military contractors and a low-cost prototyping service, typically used by fabless semiconductor companies.
Semiconductor Fabrication Facilities
In late 1996, Orbit purchased Paradigm’s 0.6µm, 150mm wafer production facility for $20 million. Orbit plans to
move all existing property from its Sunnyvale facility to the San Jose fab by the end of 1997.
Orbit also maintains a relationship with Chartered Semiconductor to supplement its wafer production capabilities.
Orbit Semiconductor, Inc.
169 Java Drive
Sunnyvale, California 94089
Cleanroom size: 12,500 square feet
Capacity (wafers/week): 2,400
Wafer size: 150mm
Processes: CMOS, CCD
Products: ASICs, foundry services
Feature sizes: 0.8µm, 1.0µm, 1.2µm, 2.0µm
(Will be closed by end of 1997)
1-262
Orbit Semiconductor, Inc.
71 Vista Montana
San Jose, California 95134
Cleanroom size: 18,000 square feet
Capacity (wafer/week): 1,250
Wafer size: 150mm
Process: CMOS
Products: ASICs, foundry services
Feature sizes: 0.6µm, 0.8µm (0.5µm in future)
(Purchased from Paradigm in 1996)
INTEGRATED CIRCUIT ENGINEERING CORPORATION
Paradigm Technology
North American Company Profiles
P ARADIGM T ECHNOLOGY
Paradigm Technology, Inc.
694 Tasman Drive
Milpitas, California 95035
Telephone: (408) 954-0500
Fax: (408) 954-8913
Web Site: www.prdm.com
Fabless IC Supplier
Financial History ($M), Fiscal Year Ends December 31
Sales
Net Income
R&D Expenditures
Employees
1992*
15
(9)
1
1993*
25
(18)
2
1994*
32
(4)
1
1995
52
5
5
1996
36
(36)
6
140
190
205
244
85
*Data for fiscal years ended March 31. In 1994, the company changed its fiscal year ending date to the end of
December. For the period April 1 to December 31, 1994, Paradigm’s sales totaled $26 million and net income was
$11 million.
Company Overview and Strategy
Paradigm Technology designs and markets high-speed, high-density SRAMs and SRAM modules. Target
markets for its SRAM products include telecommunications, networks, workstations, high-performance PCs,
advanced modems, and complex military/aerospace systems. The company focuses on the high-performance,
10ns and faster, segment of the SRAM industry. In 1996, 10ns and faster SRAMs accounted for approximately 36
percent of the company’s sales.
When established in 1987, Paradigm Technology initially focused on the development of high-speed 256K and
1M SRAMs. In 1989, the company opened a wafer fabrication facility in San Jose, California. Costs associated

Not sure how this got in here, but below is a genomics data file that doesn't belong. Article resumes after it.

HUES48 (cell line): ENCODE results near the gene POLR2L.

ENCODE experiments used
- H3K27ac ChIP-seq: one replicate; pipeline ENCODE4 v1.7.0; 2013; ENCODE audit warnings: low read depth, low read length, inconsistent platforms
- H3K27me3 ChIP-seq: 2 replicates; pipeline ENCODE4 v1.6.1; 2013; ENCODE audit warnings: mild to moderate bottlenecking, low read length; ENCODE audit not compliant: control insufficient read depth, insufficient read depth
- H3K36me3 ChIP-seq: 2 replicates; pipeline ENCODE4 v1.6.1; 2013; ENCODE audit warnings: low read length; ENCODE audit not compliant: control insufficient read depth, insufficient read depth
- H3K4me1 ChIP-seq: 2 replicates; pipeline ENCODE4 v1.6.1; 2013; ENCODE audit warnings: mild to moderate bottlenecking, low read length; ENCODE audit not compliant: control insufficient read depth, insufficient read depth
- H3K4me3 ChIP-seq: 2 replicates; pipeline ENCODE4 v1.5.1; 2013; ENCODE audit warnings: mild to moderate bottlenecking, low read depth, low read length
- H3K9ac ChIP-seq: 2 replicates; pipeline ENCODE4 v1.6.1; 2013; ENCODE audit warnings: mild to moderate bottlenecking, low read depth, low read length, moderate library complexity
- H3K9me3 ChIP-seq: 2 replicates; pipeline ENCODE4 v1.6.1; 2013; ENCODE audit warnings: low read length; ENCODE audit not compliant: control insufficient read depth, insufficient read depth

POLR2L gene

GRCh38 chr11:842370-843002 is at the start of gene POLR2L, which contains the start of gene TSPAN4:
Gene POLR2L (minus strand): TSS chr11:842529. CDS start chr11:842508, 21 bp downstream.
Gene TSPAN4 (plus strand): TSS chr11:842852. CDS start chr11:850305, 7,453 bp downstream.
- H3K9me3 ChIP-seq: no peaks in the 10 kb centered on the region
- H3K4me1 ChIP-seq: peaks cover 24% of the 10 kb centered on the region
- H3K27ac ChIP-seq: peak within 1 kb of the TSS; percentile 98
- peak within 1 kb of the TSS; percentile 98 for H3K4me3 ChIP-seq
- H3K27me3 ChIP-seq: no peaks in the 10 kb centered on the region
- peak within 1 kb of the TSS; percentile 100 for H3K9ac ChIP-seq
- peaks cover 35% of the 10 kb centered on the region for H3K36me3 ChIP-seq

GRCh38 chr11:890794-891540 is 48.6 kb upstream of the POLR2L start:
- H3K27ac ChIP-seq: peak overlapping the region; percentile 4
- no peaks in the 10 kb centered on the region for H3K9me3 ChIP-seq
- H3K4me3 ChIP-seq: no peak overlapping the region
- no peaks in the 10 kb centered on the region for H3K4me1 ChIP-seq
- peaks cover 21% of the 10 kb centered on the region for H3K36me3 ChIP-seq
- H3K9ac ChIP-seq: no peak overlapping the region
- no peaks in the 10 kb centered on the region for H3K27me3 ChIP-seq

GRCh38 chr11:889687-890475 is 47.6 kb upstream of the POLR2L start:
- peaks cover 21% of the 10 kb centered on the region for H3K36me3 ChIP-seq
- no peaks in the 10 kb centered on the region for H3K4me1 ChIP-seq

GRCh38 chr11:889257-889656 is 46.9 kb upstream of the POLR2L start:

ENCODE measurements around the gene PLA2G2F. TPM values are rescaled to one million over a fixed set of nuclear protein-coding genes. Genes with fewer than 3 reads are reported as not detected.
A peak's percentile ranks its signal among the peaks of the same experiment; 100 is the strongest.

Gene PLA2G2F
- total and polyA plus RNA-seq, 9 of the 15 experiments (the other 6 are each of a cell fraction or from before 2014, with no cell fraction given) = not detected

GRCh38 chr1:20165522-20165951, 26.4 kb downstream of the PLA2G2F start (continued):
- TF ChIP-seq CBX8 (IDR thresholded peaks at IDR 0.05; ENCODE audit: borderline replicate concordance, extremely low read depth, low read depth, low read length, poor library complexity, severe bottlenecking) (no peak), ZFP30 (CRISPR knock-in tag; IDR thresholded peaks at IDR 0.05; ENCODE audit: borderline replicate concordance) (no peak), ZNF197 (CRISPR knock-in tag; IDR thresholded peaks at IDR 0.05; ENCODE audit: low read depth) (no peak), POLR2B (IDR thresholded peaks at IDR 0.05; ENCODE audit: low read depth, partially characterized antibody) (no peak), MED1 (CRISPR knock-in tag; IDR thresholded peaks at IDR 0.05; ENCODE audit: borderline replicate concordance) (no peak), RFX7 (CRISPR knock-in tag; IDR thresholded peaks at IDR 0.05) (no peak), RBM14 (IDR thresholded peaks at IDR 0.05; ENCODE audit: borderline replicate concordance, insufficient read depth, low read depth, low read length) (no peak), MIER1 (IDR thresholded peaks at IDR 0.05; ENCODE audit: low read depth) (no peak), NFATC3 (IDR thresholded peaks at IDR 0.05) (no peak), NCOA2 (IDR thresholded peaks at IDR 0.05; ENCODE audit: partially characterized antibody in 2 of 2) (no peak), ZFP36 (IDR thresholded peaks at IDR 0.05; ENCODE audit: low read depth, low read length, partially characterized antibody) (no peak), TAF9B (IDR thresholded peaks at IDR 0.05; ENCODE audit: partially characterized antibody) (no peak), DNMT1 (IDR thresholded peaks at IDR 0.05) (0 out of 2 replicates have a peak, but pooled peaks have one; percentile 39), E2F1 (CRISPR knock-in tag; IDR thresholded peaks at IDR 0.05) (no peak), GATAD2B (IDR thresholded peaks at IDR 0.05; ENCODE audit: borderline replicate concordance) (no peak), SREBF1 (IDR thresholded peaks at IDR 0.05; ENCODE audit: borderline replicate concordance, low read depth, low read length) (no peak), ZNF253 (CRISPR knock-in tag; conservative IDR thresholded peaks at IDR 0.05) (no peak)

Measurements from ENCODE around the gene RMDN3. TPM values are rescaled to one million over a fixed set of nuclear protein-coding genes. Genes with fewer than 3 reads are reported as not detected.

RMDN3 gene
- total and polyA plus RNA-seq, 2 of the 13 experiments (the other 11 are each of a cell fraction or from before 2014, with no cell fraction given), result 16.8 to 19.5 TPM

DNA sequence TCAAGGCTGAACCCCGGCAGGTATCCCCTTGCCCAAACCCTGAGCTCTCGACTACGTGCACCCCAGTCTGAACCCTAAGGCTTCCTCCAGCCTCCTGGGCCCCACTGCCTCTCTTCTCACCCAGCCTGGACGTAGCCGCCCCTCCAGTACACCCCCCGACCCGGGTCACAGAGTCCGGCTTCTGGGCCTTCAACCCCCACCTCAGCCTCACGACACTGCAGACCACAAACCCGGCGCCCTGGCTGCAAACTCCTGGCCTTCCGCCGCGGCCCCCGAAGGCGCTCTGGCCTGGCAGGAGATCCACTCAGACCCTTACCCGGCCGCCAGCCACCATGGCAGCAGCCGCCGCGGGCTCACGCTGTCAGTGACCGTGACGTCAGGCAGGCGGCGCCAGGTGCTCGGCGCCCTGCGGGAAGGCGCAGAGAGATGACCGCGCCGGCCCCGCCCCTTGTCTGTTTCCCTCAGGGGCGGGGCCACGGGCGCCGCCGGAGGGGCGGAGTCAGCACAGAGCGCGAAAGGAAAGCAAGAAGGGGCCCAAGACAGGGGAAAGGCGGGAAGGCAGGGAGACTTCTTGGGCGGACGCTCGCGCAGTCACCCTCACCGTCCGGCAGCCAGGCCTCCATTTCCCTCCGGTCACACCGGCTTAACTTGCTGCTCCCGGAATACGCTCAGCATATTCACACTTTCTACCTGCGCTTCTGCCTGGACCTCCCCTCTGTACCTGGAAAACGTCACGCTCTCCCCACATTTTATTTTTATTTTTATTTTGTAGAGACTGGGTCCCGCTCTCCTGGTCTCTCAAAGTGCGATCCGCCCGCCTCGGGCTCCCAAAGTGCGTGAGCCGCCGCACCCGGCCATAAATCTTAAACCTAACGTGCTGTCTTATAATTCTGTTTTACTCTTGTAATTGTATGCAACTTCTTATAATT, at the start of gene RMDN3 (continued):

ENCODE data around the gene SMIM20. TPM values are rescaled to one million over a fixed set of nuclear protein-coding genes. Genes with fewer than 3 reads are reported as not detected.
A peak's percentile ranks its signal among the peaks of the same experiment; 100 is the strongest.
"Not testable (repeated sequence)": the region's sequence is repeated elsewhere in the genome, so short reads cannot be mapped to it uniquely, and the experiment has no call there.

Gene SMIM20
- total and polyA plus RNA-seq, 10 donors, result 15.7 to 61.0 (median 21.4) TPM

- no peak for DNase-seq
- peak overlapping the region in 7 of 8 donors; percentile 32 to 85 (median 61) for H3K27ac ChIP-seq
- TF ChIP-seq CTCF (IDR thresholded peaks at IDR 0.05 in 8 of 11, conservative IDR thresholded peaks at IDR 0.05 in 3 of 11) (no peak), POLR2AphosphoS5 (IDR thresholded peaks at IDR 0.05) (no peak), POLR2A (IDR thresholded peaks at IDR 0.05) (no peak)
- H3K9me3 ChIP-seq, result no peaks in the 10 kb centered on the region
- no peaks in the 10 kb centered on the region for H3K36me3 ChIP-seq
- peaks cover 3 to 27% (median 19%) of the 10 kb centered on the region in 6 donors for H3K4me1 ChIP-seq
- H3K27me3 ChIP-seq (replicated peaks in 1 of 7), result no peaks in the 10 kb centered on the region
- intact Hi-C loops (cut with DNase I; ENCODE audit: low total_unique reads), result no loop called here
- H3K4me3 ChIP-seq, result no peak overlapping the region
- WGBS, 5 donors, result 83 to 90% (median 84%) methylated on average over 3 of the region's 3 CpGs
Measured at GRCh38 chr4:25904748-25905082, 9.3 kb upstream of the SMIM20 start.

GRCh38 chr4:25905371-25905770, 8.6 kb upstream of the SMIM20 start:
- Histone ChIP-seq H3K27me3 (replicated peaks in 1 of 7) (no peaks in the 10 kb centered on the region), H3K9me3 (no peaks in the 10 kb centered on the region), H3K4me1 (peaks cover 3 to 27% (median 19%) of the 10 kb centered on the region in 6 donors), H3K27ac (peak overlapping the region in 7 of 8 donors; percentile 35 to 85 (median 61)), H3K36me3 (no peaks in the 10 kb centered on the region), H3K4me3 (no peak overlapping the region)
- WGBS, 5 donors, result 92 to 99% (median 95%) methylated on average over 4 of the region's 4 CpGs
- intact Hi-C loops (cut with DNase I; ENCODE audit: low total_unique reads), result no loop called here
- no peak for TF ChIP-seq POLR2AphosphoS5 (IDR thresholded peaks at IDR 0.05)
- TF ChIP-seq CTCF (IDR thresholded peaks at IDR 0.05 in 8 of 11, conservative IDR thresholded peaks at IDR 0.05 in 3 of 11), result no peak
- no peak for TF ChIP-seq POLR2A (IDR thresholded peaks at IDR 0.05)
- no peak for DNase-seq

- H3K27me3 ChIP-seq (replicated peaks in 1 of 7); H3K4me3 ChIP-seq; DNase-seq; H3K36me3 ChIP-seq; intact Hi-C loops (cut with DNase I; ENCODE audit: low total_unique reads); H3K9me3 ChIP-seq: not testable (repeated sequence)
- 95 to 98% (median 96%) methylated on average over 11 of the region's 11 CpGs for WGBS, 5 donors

with operating the fab and developing its technology, coupled with a less than optimal sales mix, drove the
company to bankruptcy in 1994. The majority of Paradigm’s high-performance SRAM products were being sold
into lower margin commodity markets. As part of the restructuring in 1994, Paradigm’s new management team
adopted a strategy of focusing on emerging markets for higher performance asynchronous and synchronous
SRAMs and specialty products. With the help of investments from Singapore-based AMCA Limited and National
Semiconductor, the company emerged with record sales in the quarter ended September 1994. Unfortunately,
the weakness in the SRAM market that began in late 1995 has had an adverse effect on Paradigm’s revenues.
INTEGRATED CIRCUIT ENGINEERING CORPORATION
1-263
Paradigm Technology
North American Company Profiles
In 2Q96, Paradigm made a move to expand its product line beyond SRAMs by acquiring startup NewLogic
Corporation, a developer of logic designs with large memory arrays. However, in early 1997, the NewLogic
operation was closed down so that Paradigm could focus on its core SRAM products and markets. In November
1996, Paradigm adopted a fabless supplier strategy by selling its fab to Orbit Semiconductor, thereby gaining
greater flexibility and lowering it fixed costs. Orbit purchased Paradigm’s fab, which was newly converted from
125mm to 150mm wafers, for $20 million.
Approximately 25 percent of Paradigm’s sales in 1996 were attributable to sales outside the U.S., primarily in Asia
and Europe.
Management
Michael Gulett
James H. Boswell
David G. Campbell
Dennis McDonald
Richard Morley
Philip Siu
President and Chief Executive Officer
Vice President, Sales and Marketing
Vice President, Finance and Chief Financial Officer
Vice President, Human Resources
Vice President, Operations
Vice President, Engineering
Products and Processes
Paradigm Technology’s products include high-performance 256K, 1M, and 4M asynchronous SRAMs, 100MHz
FIFO buffer-memory chips, high-speed processor-specific synchronous burst SRAMs, pipelined burst SRAMs,
and high-speed cache RAM modules. Paradigm’s most recent product announcements include a 256K CMOS